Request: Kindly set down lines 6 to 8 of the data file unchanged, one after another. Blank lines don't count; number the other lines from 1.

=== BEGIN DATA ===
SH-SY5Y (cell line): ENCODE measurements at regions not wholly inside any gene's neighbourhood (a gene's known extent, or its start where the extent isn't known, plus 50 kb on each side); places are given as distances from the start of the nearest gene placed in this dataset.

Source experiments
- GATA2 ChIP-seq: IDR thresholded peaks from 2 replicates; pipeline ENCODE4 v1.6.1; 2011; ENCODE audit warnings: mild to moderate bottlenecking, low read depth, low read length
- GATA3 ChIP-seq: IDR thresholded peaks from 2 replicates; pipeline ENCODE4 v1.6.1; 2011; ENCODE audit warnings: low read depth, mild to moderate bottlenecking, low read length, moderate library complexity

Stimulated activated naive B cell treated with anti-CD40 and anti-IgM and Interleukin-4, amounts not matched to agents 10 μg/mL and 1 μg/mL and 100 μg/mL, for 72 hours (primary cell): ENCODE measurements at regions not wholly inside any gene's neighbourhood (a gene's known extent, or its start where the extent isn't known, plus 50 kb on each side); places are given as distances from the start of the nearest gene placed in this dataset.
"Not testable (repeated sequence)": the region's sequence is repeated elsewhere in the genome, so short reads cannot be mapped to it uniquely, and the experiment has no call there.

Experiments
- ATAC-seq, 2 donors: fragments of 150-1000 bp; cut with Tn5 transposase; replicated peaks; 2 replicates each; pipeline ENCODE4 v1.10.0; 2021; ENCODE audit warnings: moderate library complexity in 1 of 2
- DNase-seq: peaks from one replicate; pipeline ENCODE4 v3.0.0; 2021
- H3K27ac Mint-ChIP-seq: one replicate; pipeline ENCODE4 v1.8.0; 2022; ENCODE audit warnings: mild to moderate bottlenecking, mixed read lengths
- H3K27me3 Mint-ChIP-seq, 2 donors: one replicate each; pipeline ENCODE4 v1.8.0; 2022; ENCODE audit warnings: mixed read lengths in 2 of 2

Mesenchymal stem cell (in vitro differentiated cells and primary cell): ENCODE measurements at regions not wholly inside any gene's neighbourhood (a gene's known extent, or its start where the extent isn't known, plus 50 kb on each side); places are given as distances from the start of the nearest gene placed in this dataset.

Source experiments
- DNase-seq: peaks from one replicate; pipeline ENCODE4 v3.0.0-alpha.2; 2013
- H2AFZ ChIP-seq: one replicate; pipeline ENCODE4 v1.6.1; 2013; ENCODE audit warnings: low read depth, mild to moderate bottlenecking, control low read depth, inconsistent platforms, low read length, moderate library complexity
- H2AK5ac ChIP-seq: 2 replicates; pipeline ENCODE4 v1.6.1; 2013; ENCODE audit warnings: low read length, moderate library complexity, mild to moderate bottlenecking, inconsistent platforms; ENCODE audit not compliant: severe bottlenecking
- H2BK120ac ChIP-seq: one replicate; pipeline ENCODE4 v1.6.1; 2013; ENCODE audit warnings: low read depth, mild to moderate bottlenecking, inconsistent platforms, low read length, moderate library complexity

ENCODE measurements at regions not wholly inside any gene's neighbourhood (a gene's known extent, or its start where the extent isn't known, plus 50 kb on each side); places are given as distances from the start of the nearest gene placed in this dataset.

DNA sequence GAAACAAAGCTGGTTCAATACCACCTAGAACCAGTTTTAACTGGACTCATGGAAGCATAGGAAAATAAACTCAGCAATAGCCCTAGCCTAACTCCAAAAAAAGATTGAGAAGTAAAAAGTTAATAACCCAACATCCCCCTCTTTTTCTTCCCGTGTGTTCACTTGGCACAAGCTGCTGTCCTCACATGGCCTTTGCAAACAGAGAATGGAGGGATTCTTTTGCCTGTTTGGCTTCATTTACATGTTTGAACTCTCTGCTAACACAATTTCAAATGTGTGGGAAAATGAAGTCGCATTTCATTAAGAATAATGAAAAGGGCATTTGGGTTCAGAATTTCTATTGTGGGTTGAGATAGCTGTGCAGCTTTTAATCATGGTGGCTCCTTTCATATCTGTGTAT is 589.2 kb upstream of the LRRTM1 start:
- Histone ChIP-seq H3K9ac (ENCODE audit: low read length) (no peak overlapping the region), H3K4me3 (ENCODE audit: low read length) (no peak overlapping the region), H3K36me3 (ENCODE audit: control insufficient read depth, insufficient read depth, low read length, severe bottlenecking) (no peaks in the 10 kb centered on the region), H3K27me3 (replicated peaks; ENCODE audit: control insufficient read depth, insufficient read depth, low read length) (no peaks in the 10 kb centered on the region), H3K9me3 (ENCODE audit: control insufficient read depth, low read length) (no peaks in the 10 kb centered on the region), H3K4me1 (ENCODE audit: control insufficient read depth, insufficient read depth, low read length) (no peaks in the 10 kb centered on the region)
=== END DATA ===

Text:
"Not testable (repeated sequence)": the region's sequence is repeated elsewhere in the genome, so short reads cannot be mapped to it uniquely, and the experiment has no call there.

Experiments
- ATAC-seq, 2 donors: fragments of 150-1000 bp; cut with Tn5 transposase; replicated peaks; 2 replicates each; pipeline ENCODE4 v1.10.0; 2021; ENCODE audit warnings: moderate library complexity in 1 of 2